23. 23. Anti-spoofing: Prevent traffic with spoofed source IP addresses 23 Use ingress ACLs ip access-list extended customer1-in-ipv4 permit ip 192.0.2.0 0.0.0.255 any ! ipv6 access-list customer1-in-ipv6 permit ipv6 2001:db8:1001::/48 any ! interface x ip access-group customer1-in-ipv4 in ipv6 traffic-filter customer1-in-ipv6 in Convince the customer to egress-filter Interface y ip access-group egress-provider out Enable source address validation for at least single-homed stub customer networks, their own end-users and infrastructure.
  24. 24. Anti-spoofing: Prevent traffic with spoofed source IP addresses 24 Use uRPF ip verify unicast reachable-via rx ipv6 verify unicast reachable-via rx Convince the customer to egress-filter Interface y ip access-group egress-provider out Enable source address validation for at least single-homed stub customer networks, their own end-users and infrastructure.
  25. 25. mntner role Inetnum Inet6num . 25 Coordination: Facilitate global operational communication and coordination between network operators Maintain globally accessible up-to-date contact information aut-num as-set route-set MyAPNIC Portal Abuse Policy Technical NOC Public Relations Sales Network Operations Center Support Team Abuse Team Security Team
  26. 26. ROA: 2001:db8:2002::/4 8 origin: AS64502 ROA: 2001:db8:2002::/4 8 origin: AS64502 ROA: 2001:db8:2002::/4 8 origin: AS64502 Global Validation: Facilitate validation of routing information on a global scale 26 Publicly document the routing policy, ASNs and prefixes that are intended to be advertised to external parties aut-num: AS64500 mp-import: from AS64501 accept AS64501 mp-export: to AS64501 announce ANY ... mp-import: from AS64511 accept AS64511:AS- ALL mp-export: to AS64511 announce 64500:AS-ALL ... source: APNIC route: 192.0.2.0/24 origin: AS64501 source: APNIC route6: 2001:db8:1001::/48 origin: AS64501 source: APNIC route: 198.51.100.0/24 origin: AS64502 source: APNIC route6: 2001:db8:2002::/48 origin: AS64502 source: APNIC route: 203.0.113.0/24 origin: AS64500 source: APNIC route6: 2001:db8:1000::/3 6 origin: AS64500 source: APNIC as-set: AS64500:AS-ALL members: AS64500 members: AS64501, AS64502 source: APNIC ROA: 2001:db8:2002::/4 8 origin: AS64502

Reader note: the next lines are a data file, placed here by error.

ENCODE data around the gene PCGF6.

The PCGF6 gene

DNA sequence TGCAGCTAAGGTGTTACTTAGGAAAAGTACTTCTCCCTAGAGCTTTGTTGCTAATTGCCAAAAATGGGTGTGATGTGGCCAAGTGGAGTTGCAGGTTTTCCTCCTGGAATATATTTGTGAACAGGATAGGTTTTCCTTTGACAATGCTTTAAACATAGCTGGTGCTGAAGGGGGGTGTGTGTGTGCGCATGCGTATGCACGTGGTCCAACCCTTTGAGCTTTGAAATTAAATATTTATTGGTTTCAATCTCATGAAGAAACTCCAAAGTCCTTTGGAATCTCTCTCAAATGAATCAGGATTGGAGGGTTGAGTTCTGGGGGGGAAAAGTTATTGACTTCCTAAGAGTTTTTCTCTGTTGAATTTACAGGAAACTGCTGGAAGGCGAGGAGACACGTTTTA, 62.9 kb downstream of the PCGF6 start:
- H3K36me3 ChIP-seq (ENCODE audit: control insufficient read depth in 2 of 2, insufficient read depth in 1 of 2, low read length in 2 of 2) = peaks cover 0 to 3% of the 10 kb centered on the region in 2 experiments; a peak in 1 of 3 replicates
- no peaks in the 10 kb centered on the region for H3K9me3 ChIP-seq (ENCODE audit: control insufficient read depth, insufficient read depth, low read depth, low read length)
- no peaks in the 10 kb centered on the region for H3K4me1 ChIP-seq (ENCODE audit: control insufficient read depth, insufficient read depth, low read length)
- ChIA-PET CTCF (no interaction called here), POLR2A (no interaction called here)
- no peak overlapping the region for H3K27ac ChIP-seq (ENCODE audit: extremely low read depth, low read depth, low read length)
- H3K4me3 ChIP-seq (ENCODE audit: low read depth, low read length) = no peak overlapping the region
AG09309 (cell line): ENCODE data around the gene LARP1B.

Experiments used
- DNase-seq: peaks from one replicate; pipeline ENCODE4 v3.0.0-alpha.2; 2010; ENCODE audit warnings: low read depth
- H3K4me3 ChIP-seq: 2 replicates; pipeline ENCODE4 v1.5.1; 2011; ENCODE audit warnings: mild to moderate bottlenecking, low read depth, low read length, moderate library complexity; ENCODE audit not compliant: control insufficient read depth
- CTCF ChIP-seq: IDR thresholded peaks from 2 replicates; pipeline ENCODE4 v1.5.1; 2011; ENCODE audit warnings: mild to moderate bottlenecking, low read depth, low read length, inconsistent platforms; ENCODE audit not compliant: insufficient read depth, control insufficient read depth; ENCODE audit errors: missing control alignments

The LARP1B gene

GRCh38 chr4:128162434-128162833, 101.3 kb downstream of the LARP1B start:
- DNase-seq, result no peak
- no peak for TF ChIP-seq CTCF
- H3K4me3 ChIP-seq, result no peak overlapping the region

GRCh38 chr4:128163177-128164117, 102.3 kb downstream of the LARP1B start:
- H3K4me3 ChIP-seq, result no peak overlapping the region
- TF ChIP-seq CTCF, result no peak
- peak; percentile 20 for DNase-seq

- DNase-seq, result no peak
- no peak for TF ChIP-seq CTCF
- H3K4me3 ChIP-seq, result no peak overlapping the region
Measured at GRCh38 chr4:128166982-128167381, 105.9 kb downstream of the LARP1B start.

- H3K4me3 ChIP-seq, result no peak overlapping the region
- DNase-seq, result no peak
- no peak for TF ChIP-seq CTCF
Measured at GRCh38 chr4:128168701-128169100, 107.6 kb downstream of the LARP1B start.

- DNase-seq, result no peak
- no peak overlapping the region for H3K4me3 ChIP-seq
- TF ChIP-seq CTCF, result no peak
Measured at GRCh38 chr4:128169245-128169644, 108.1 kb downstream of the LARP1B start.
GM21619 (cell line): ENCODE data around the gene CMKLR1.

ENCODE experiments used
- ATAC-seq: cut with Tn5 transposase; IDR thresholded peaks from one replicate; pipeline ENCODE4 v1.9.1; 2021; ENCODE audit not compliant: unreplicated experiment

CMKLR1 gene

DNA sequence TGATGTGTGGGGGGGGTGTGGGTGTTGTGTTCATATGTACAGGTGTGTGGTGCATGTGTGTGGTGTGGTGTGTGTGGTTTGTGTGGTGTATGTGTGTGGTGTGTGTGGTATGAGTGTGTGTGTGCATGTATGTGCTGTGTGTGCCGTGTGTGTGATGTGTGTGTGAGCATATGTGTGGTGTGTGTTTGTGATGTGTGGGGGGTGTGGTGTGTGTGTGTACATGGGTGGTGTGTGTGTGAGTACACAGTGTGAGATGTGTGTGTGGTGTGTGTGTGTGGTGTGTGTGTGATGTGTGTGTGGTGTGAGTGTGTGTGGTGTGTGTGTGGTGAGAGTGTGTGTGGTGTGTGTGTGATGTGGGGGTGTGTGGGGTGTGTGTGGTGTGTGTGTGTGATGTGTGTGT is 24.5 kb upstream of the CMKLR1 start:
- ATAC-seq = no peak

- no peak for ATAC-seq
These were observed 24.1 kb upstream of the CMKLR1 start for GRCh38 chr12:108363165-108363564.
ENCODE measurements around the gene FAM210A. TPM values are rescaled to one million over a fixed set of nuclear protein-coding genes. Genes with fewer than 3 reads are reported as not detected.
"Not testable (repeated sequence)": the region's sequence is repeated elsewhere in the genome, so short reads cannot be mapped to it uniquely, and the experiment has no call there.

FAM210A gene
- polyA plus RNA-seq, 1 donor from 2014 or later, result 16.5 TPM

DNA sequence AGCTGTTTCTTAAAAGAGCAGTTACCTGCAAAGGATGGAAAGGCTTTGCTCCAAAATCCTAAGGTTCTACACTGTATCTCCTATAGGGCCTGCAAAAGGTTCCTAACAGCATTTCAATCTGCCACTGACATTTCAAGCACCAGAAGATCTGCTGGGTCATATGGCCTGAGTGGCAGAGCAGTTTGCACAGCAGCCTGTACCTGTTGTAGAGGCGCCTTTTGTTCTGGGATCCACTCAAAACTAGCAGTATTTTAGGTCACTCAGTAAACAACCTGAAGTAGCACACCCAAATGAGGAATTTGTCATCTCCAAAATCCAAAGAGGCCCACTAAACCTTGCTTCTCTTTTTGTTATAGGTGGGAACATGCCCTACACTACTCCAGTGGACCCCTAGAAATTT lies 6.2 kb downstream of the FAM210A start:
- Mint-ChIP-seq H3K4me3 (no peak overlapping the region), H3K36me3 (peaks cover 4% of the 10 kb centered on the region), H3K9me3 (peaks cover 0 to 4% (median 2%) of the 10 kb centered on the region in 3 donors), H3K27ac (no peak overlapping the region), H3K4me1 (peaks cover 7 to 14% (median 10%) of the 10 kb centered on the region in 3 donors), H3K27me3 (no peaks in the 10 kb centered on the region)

27. 27. More detailed guidance • MANRS Implementation guide • Based on Best Current Operational Practices deployed by network operators around the world • http://www.manrs.org/bcop/ 27 • MANRS online modules • https://www.internetsociety.org/tutorials/manrs/ • Can be delivered in a form of moderated classes
  28. 28. Why to join MANRS? 28 • Improve your security posture and reduce number and impact of routing incidents • Join the community of security minded operators • Use MANRS as a competitive differentiator
  29. 29. Join Us 29 Visit https://www.manrs.org • Fill out the sign up form with as much detail as possible. • We may ask questions and run tests Get Involved in the Community • Members support the initiative and implement the actions in their own networks • Members maintain and improve the document and promote MANRS objectives
  30. 30. 30 LEARN MORE: https://www.manrs.org manrs@isoc.org
  31. 31. Routing security & MANRS: a poll Vote link: http://etc.ch/3uEg 31
  32. 32. Let us look at the results 32 • https://directpoll.com/r?XDbzPBd3ixYqg82ZSamae3gr Z6zRHWuZzYEepTwV3
  33. 33. Visit us at www.internetsociety.org Follow us @internetsociety Galerie Jean-Malbuisson 15, CH-1204 Geneva, Switzerland. +41 22 807 1444 1775 Wiehle Avenue, Suite 201, Reston, VA 20190-5108 USA. +1 703 439 2120 Thank you. Andrei Robachevsky robachevsky@isoc.org 33